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Egypt

Egypt: When The Mouthpiece Of The Regime Stops Singing Along

Journalists from Egyptian state media are turning against their bosses. What it means for Mubarak’s chances for survival.

Documenting the revolution in Cairo
Documenting the revolution in Cairo

CAIRO - Held in the lobby of the Egyptian Journalists' Union office, the meeting Monday was meant to be a time for mourning. Members of the institution, a regime stronghold, had planned to honor Ahmed Mahmoud, a journalist for the Al-Ahram group, a government media mouthpiece, who was killed during the recent crackdown of the Egyptian popular uprising. But the meeting quickly turned into an attempted coup.

When Makram Mohammed Ahmed, the Union leader came to pay his respects to the victim's family, he was roundly booed. It was a sign that even regime strongholds are starting to totter. "The governmental press has started its own revolution," says Samer Soliman, a political analyst who also worked for the Al-Ahram group. "In all these institutions, the powers of change are mobilizing. Regime strongmen in the press will fall eventually. We won't have to wait for the elections."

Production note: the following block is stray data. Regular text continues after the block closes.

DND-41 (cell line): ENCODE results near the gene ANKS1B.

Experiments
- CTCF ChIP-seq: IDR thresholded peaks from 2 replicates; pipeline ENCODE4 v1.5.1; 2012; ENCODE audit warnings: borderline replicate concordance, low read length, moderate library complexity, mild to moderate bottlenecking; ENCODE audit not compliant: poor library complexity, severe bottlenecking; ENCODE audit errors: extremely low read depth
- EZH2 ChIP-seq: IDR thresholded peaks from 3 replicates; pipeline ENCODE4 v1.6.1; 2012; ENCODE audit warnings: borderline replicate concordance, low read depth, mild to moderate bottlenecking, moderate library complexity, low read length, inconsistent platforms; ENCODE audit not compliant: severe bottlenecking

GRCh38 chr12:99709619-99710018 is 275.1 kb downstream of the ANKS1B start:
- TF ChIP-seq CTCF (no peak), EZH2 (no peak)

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Coronavirus

The Main COVID Risk Now: Long COVID

Death rates are down, masks are off, but many who have been infected by COVID have still not recovered. Long COVID continues to be hard to diagnose and treatments are still in the developmental stage.

Long COVID feels like a never-ending nightmare for those who suffer from it.

Jessica Berthereau

PARIS — The medical examination took longer than expected in the Parc de Castelnau-le-Lez clinic, near the southern French city of Montpellier. Jocelyne had come to see a specialist for long COVID-19, and exits the appointment slowly with help from her son. The meeting lasted more than an hour, twice as long as planned.

“I’m a fighter, you know, I’ve done a lot of things in my life, I’ve been around the world twice… I’m not saying this to brag, but to tell you my background," says the 40-year-old. "These days, I’m exhausted, I’m not hungry, I no longer drive, I can’t work anymore, I have restless legs syndrome.” She pauses before adding sadly: “I can’t read anymore either.”

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